A cold winter has made an already challenging year harder for rural businesses, says Charley May.
ISOLATION from major transport infrastructure means many rural areas have borne the worst of an exceptionally cold winter. The disruption is bound to have impacted on rural businesses, making an already challenging year harder.
Running a business any where requires ingenuity, dedication and hard work, but doing so in a rural area comes with specific sets of challenges. Against a backdrop of recession, post office closures, low broadband access, poor public transport and few affordable houses, rural businesses have to work hard to stay competitive and successful.
In addition to these challenges, the continuing encroachment of red tape from the European Union, disease outbreaks and supermarket expansion have forced many farmers and rural enterprises out of business. Yet a tremendous number have also responded, diversifying in the most inspiring ways to become some of Britain’s most creative and unique businesses.
A tour through the rural heartlands from Lands end to John O’Groats uncovers businesses from traditional butchers, bakers and carriage wheel makers to unique wildlife photography experiences, bespoke furniture makers and ice creameries. The common theme among these businesses is to offer the customer something out of the ordinary and some local authorities are really getting behind them in helping these businesses reach new customers.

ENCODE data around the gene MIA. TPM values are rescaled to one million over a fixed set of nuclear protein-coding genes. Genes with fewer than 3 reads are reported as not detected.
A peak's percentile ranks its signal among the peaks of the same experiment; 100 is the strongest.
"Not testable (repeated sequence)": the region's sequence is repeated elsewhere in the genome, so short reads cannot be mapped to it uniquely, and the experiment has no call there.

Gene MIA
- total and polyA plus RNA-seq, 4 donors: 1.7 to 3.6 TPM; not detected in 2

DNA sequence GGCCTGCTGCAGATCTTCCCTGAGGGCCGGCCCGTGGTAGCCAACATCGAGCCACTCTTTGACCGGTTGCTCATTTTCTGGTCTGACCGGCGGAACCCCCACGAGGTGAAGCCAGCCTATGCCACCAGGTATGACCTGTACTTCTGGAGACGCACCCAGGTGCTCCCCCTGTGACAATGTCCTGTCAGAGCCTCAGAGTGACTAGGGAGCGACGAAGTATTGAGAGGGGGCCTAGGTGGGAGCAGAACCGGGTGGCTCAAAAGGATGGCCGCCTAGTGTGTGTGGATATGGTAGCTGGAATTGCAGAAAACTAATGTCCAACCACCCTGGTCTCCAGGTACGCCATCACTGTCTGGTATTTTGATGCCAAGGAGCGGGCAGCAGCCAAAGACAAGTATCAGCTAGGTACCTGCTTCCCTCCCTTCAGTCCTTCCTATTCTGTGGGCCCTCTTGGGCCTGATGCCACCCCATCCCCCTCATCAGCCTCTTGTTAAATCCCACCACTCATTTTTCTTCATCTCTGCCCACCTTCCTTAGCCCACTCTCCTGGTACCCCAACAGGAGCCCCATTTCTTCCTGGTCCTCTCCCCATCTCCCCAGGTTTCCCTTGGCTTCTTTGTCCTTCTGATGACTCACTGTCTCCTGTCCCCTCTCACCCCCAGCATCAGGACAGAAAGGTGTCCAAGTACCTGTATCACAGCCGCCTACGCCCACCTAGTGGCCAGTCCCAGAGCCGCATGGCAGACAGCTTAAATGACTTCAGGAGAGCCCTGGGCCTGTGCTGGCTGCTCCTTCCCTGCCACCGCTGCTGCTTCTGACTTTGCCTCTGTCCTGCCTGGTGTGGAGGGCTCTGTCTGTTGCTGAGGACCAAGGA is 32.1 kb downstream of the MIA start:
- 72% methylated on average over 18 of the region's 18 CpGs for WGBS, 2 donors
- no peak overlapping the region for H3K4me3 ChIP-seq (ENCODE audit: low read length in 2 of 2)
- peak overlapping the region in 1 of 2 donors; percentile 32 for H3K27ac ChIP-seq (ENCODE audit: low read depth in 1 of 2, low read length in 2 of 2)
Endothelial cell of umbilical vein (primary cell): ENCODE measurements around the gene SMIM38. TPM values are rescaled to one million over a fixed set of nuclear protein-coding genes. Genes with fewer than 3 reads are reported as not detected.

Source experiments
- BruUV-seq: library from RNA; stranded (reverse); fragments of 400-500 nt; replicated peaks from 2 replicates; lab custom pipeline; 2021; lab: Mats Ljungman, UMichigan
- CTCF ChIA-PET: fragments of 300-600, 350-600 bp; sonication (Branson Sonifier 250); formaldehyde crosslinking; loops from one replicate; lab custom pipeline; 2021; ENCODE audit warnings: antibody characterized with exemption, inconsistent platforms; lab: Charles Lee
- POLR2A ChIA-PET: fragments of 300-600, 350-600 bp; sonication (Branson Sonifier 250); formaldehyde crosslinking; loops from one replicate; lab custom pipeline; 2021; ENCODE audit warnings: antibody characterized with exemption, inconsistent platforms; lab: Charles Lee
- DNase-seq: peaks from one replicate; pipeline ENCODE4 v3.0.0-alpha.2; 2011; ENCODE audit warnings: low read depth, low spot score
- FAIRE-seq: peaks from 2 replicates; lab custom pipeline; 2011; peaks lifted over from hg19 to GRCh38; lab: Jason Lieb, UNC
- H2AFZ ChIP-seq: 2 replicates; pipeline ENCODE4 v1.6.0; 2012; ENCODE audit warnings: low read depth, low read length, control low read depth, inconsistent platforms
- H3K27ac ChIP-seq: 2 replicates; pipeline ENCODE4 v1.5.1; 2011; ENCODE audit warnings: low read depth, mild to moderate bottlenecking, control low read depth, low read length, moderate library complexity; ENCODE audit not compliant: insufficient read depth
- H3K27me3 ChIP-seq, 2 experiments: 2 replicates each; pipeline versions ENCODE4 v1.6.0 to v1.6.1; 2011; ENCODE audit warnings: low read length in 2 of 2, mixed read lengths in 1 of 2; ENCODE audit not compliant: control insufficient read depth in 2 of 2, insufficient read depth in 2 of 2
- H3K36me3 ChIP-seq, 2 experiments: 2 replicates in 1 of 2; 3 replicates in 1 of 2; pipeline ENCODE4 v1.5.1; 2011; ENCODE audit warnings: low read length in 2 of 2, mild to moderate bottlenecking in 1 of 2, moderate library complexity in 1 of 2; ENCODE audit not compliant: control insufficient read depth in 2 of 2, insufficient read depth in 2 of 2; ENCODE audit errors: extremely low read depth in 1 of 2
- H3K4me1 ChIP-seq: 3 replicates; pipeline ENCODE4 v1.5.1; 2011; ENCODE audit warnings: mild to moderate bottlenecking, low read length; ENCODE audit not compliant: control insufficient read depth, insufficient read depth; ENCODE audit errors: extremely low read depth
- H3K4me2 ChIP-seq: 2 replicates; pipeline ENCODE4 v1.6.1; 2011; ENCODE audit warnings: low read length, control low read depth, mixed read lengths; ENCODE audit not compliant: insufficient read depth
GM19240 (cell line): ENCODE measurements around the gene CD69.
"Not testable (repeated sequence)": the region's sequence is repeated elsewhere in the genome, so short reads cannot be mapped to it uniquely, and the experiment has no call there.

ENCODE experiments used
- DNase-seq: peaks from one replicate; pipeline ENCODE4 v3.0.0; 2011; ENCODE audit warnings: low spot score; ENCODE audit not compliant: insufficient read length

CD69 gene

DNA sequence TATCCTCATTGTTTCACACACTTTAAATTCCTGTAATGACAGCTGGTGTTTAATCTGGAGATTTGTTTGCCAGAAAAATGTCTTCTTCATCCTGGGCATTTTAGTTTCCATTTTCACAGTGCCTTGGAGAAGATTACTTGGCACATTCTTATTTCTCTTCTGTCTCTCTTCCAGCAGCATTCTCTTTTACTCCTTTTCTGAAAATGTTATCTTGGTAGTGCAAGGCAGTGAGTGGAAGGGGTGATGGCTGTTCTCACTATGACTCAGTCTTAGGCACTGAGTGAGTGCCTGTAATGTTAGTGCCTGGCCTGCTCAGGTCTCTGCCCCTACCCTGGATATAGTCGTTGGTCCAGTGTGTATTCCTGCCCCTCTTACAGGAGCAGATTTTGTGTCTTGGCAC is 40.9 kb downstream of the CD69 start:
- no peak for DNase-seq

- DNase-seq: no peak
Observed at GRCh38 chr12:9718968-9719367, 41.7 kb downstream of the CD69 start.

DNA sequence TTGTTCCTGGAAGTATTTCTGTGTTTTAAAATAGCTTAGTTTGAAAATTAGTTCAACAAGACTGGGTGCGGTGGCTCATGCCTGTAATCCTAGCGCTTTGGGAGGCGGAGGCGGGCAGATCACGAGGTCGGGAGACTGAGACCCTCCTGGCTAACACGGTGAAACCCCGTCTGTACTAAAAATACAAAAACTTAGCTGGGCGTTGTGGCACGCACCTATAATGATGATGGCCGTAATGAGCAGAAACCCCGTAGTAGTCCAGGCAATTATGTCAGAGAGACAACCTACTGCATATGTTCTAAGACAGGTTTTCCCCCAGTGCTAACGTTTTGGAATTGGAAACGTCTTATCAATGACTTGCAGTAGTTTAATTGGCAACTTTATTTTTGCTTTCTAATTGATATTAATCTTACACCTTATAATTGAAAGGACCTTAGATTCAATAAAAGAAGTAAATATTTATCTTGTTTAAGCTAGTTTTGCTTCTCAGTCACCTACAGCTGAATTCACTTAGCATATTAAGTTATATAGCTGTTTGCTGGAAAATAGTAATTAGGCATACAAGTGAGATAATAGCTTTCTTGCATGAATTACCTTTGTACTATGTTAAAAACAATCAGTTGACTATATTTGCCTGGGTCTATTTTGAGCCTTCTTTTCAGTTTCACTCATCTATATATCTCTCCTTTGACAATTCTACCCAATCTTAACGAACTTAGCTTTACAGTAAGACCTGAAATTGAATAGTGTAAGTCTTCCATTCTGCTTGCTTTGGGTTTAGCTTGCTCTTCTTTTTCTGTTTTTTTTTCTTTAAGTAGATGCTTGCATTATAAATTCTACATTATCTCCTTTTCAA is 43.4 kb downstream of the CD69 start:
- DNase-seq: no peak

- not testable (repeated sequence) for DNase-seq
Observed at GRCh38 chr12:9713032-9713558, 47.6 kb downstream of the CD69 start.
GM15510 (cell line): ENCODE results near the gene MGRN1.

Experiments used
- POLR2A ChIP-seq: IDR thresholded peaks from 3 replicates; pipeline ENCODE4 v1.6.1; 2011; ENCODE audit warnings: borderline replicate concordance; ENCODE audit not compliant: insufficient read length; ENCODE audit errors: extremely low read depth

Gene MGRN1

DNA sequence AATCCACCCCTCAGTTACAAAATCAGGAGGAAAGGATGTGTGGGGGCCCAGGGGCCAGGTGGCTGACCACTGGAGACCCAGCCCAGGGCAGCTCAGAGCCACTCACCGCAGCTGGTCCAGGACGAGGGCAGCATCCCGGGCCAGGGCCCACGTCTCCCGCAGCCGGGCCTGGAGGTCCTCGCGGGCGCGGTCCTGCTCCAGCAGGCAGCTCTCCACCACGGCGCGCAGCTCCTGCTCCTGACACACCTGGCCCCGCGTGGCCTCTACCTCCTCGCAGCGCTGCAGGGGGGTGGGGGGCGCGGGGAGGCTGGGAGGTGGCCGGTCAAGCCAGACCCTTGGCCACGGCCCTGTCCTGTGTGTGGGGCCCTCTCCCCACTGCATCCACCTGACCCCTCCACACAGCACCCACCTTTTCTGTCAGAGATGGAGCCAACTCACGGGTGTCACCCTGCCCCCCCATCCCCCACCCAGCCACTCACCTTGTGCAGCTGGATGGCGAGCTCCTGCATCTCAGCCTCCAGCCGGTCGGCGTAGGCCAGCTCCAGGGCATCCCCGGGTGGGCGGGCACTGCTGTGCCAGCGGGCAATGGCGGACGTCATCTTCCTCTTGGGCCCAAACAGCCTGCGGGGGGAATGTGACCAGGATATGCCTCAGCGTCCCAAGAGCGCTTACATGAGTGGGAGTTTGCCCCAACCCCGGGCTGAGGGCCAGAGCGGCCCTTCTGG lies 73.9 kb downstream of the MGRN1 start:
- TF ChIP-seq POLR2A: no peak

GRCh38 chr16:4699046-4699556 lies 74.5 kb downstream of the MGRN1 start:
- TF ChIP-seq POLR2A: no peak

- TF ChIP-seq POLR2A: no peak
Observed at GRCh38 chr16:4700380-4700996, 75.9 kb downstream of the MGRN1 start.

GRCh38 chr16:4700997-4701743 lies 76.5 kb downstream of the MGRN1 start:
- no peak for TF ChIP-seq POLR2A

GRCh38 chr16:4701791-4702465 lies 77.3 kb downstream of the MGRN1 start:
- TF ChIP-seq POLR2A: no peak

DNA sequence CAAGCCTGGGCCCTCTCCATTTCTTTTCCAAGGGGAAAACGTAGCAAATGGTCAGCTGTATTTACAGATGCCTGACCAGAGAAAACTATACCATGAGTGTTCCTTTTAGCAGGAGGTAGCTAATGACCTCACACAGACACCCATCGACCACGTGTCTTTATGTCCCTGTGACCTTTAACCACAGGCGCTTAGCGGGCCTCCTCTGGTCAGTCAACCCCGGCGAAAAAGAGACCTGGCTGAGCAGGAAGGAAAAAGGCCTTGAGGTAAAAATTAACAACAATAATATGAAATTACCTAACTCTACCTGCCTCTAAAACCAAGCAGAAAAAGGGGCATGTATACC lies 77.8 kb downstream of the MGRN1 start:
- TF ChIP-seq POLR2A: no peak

The best example of this comes from Ribble Valley Council, who set up the Ribble Valley Food Trail in 2008 as a way of helping rural businesses and communities recover after the wake of the foot and mouth crisis in 2001. The trail highlights some of Lancashire’s best food producers, retailers and pubs across the region in an online and print map which is promoted through the Lancashire and Blackpool Tourist Boards. This low cost initiative has received extensive media coverage and is recognized as an excellent framework for other rural local authorities to consider in their strategies to help their rural businesses thrive.
But when it comes to celebrating the best of British rural business the Countryside Alliance Awards is the biggest event of its kind in the calendar. The ‘Rural Oscars’, as they’ve been dubbed, are now in their fifth year and seek to promote and celebrate the people behind great rural businesses. The initiative came into existence because the Countryside Alliance felt the "doom and gloom" tales of rural decline, while true to an extent, did not accurately reflect the spirit of rural people and the efforts of thousands to keep their communities alive.
The Countryside Alliance Awards will announce the winners of the 2010 competition on 3 February at the House of Lords. With all the regional winners vying for the chance to be national champion in their category it’s bound to be an exciting day for all those involved and for celebrating the rural economy. To find out the best local rural businesses in your region, click here.
Charley May works for the Countryside Alliance, an organisation that campaigns across a range of issues affecting rural communities. She can be contacted at firstname.lastname@example.org.
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